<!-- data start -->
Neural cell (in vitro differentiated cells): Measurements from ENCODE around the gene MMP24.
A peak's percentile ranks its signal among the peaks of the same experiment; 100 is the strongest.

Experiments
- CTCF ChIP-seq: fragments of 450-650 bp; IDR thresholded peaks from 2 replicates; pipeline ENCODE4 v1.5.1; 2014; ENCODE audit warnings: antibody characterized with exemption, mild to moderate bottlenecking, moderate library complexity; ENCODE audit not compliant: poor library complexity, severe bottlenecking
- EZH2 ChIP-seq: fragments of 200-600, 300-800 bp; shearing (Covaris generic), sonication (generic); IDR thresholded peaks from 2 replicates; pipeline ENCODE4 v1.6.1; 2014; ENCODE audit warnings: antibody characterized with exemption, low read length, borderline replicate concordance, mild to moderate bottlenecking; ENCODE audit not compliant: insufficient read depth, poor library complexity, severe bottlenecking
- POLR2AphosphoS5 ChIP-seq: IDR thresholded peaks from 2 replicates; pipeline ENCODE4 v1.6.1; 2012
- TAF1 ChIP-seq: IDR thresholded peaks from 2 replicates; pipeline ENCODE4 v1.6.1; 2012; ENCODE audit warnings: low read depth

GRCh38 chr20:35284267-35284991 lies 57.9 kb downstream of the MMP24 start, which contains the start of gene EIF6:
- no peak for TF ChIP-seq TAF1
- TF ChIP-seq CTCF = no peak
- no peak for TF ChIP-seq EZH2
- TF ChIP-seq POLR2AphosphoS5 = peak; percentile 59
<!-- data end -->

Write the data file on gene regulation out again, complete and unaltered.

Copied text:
Neural cell (in vitro differentiated cells): Measurements from ENCODE around the gene MMP24.
A peak's percentile ranks its signal among the peaks of the same experiment; 100 is the strongest.

Experiments
- CTCF ChIP-seq: fragments of 450-650 bp; IDR thresholded peaks from 2 replicates; pipeline ENCODE4 v1.5.1; 2014; ENCODE audit warnings: antibody characterized with exemption, mild to moderate bottlenecking, moderate library complexity; ENCODE audit not compliant: poor library complexity, severe bottlenecking
- EZH2 ChIP-seq: fragments of 200-600, 300-800 bp; shearing (Covaris generic), sonication (generic); IDR thresholded peaks from 2 replicates; pipeline ENCODE4 v1.6.1; 2014; ENCODE audit warnings: antibody characterized with exemption, low read length, borderline replicate concordance, mild to moderate bottlenecking; ENCODE audit not compliant: insufficient read depth, poor library complexity, severe bottlenecking
- POLR2AphosphoS5 ChIP-seq: IDR thresholded peaks from 2 replicates; pipeline ENCODE4 v1.6.1; 2012
- TAF1 ChIP-seq: IDR thresholded peaks from 2 replicates; pipeline ENCODE4 v1.6.1; 2012; ENCODE audit warnings: low read depth

GRCh38 chr20:35284267-35284991 lies 57.9 kb downstream of the MMP24 start, which contains the start of gene EIF6:
- no peak for TF ChIP-seq TAF1
- TF ChIP-seq CTCF = no peak
- no peak for TF ChIP-seq EZH2
- TF ChIP-seq POLR2AphosphoS5 = peak; percentile 59